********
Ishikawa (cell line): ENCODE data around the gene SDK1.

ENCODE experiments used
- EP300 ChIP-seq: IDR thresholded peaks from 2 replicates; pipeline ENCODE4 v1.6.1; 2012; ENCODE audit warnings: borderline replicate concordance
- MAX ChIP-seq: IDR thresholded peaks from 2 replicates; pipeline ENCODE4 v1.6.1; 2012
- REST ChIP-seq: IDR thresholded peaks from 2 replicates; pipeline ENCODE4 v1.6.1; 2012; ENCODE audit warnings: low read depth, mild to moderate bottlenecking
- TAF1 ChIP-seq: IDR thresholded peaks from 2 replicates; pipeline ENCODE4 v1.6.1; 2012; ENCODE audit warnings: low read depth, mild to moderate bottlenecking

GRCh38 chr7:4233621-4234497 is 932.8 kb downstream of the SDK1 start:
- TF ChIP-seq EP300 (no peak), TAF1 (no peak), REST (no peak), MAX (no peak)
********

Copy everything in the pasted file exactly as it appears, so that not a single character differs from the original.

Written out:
Ishikawa (cell line): ENCODE data around the gene SDK1.

ENCODE experiments used
- EP300 ChIP-seq: IDR thresholded peaks from 2 replicates; pipeline ENCODE4 v1.6.1; 2012; ENCODE audit warnings: borderline replicate concordance
- MAX ChIP-seq: IDR thresholded peaks from 2 replicates; pipeline ENCODE4 v1.6.1; 2012
- REST ChIP-seq: IDR thresholded peaks from 2 replicates; pipeline ENCODE4 v1.6.1; 2012; ENCODE audit warnings: low read depth, mild to moderate bottlenecking
- TAF1 ChIP-seq: IDR thresholded peaks from 2 replicates; pipeline ENCODE4 v1.6.1; 2012; ENCODE audit warnings: low read depth, mild to moderate bottlenecking

GRCh38 chr7:4233621-4234497 is 932.8 kb downstream of the SDK1 start:
- TF ChIP-seq EP300 (no peak), TAF1 (no peak), REST (no peak), MAX (no peak)